This years International Women’s Day IWD2022 has the theme of ‘Break the Bias.’ The Onyva Team Members have come up with four approaches that they feel contribute the most to tackling gender bias in the workplace.
Different genders have been shown to have different communication styles, with male styles typically being more direct in expressing their opinions or needs. Common female complaints include being talked over in meetings or when stating an idea, which is then picked up by another male colleague in the room and rephrased as their own.
So if you hear a good idea – amplify it by repeating it and giving credit to the person who came up with it. Don’t let them be talked over, or someone else rephrase it, and make it their own.
2. Don’t let the loudest dominate
Ensure everyone is heard. In meetings, having short summaries from those attending in advance, with the points they want to make to the Chair/Organiser can help.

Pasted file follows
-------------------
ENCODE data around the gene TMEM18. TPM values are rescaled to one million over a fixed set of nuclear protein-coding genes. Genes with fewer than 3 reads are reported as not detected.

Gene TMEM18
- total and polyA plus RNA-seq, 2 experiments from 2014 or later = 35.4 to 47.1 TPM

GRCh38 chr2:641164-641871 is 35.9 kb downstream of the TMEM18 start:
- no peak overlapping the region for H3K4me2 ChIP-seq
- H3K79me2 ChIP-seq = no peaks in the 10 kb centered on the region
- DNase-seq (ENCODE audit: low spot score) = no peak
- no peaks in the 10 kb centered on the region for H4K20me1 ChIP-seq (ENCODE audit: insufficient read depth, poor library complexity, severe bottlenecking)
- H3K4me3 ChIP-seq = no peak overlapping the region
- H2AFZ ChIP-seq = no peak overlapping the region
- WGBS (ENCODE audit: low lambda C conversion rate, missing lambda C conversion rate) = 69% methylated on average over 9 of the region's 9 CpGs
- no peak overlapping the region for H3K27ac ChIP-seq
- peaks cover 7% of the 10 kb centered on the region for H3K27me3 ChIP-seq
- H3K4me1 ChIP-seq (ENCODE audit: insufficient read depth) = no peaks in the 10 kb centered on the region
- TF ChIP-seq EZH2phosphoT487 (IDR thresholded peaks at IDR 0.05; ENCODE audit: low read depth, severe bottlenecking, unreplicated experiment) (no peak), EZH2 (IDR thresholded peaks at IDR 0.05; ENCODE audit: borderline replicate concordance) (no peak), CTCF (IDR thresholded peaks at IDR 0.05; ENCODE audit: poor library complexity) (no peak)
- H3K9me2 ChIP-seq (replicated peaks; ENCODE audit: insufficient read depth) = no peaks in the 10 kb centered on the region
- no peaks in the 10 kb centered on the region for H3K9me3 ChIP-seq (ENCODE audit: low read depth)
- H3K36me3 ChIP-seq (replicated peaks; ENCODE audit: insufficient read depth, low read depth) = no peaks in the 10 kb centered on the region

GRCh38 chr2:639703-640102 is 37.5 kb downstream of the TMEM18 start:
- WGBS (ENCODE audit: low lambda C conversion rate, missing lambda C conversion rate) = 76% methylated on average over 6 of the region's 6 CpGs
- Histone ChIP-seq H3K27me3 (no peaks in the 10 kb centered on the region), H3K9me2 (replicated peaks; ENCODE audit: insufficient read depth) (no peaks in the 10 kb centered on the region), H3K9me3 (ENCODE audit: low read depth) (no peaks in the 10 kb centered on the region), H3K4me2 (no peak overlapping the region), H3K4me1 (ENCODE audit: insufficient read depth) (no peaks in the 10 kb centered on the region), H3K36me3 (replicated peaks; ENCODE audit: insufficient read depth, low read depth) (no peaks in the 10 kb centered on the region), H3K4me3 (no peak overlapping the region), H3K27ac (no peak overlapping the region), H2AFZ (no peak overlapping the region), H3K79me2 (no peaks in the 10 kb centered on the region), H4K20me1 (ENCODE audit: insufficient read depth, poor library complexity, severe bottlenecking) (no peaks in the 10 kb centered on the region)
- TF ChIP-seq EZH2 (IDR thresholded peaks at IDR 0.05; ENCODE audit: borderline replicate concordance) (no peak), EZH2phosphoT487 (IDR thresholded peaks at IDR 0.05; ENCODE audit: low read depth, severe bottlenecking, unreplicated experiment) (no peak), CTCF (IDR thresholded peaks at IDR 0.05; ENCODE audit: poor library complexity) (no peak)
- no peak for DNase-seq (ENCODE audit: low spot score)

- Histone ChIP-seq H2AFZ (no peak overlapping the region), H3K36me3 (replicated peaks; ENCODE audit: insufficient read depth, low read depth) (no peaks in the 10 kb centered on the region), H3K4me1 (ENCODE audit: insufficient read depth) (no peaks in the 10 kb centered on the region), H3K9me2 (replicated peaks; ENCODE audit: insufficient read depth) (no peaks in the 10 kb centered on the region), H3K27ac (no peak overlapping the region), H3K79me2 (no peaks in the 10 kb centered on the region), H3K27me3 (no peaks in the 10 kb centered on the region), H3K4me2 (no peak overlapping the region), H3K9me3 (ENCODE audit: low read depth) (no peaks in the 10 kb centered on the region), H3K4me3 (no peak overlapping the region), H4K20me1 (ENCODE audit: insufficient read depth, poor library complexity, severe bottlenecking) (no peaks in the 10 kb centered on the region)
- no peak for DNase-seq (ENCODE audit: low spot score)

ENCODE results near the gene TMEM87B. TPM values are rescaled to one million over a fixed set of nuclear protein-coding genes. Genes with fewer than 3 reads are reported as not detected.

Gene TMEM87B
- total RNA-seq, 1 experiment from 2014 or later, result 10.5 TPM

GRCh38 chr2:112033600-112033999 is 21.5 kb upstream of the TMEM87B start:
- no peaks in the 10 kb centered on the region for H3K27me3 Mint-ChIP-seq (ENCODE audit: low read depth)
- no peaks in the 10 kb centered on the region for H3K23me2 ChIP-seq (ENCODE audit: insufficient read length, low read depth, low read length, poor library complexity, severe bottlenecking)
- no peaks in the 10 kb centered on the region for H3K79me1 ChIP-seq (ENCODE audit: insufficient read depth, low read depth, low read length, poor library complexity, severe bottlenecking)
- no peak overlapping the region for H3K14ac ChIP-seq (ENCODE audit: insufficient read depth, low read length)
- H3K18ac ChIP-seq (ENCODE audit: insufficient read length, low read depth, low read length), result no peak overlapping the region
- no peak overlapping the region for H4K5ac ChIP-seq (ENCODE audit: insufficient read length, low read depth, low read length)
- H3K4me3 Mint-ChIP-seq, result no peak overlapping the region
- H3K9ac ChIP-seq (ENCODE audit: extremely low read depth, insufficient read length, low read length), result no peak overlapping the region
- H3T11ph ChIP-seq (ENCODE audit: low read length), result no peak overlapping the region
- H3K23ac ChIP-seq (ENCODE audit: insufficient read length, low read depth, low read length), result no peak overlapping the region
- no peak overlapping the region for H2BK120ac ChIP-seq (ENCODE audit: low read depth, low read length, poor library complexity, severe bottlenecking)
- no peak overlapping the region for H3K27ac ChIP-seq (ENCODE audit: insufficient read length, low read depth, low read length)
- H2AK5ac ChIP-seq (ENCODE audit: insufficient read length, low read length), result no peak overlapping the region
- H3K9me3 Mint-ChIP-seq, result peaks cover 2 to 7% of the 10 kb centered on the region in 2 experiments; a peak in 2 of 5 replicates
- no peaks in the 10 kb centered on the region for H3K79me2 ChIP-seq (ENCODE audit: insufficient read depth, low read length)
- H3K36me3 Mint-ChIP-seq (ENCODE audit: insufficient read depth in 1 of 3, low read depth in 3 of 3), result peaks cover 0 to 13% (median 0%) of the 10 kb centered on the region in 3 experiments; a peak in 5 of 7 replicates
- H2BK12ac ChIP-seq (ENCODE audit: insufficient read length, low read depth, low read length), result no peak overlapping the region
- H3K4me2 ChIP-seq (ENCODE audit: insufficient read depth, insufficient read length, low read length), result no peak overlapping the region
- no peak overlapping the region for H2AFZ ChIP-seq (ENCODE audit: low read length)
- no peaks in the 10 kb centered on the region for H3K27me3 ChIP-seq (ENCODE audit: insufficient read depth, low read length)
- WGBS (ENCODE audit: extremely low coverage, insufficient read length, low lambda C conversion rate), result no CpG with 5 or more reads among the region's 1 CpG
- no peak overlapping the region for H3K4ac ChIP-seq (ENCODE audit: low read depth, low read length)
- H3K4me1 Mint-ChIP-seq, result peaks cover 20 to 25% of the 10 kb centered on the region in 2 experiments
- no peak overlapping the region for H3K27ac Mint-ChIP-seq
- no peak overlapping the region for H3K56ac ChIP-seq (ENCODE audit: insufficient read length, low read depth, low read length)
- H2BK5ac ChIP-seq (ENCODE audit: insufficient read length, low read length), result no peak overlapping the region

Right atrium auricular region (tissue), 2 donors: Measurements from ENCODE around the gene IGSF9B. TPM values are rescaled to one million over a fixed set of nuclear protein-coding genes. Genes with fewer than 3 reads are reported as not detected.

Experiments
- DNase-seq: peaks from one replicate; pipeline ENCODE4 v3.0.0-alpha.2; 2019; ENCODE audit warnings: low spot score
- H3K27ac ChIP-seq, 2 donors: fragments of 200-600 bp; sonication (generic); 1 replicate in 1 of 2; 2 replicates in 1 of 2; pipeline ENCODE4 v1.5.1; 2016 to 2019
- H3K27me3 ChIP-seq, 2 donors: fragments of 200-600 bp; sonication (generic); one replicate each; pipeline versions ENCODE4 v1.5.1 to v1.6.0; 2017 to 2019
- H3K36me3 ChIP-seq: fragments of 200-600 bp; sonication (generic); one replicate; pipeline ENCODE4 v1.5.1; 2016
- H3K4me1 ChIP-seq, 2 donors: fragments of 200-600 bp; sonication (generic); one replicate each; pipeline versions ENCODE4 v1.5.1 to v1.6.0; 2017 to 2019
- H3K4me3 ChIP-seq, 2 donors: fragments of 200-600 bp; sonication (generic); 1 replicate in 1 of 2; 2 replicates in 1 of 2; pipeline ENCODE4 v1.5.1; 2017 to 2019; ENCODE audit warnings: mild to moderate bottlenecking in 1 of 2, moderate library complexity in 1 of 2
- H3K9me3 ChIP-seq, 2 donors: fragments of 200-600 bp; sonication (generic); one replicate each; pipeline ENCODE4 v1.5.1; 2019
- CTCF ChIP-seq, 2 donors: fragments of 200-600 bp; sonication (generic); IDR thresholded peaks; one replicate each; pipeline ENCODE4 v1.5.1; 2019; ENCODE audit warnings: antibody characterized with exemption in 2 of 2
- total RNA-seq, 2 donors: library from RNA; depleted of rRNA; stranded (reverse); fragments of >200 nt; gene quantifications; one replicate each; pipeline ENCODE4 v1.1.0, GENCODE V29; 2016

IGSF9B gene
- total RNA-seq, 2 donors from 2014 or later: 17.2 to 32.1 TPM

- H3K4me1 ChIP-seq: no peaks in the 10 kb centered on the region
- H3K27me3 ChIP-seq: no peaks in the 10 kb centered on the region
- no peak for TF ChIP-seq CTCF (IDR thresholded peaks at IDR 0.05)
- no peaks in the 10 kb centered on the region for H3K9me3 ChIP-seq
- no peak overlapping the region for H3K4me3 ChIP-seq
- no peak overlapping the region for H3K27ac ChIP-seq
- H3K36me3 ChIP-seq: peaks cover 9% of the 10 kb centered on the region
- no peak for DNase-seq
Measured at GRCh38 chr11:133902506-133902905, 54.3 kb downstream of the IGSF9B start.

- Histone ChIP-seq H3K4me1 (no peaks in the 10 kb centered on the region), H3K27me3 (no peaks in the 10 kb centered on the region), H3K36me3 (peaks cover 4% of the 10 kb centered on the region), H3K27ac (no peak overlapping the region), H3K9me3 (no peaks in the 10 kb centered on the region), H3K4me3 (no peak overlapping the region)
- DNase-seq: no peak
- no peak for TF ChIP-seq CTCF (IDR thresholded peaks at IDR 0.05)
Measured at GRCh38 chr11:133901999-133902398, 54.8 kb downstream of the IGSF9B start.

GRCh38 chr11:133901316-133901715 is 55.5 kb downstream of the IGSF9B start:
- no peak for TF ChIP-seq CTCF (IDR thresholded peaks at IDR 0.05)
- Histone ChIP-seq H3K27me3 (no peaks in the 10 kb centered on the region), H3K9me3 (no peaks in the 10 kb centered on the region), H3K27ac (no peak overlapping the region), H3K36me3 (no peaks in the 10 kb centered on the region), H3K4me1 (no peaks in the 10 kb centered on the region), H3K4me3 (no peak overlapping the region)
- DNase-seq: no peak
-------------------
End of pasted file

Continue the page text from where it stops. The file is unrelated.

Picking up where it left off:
3. Don’t be a bystander, speak up
Step in and support each other and don’t be a bystander to gender based put downs or biased comments. These comments may not be significant enough to raise with HR, but nevertheless help fuel bias. Having colleagues, both male and female that speak up against low-grade bullying or inappropriate comments, can provide much needed support and change workplace culture.
4. Challenge ideas of merit
I’ve often heard ‘We promote on merit,’as a catch all term that makes organisations feel better about themselves, and even ‘it’s impossible to promote women,’ (said to me directly by a male CEO at one company).But who
defines that merit, and what does it actually mean in real terms? We need to challenge an organisation’s idea of merit. Especially, when it equates to traditionally male characteristics, as is still the case in many workplaces.
An article by our MD, Seema Sharma for Mendeley Careers
Gender Bias in the Workplace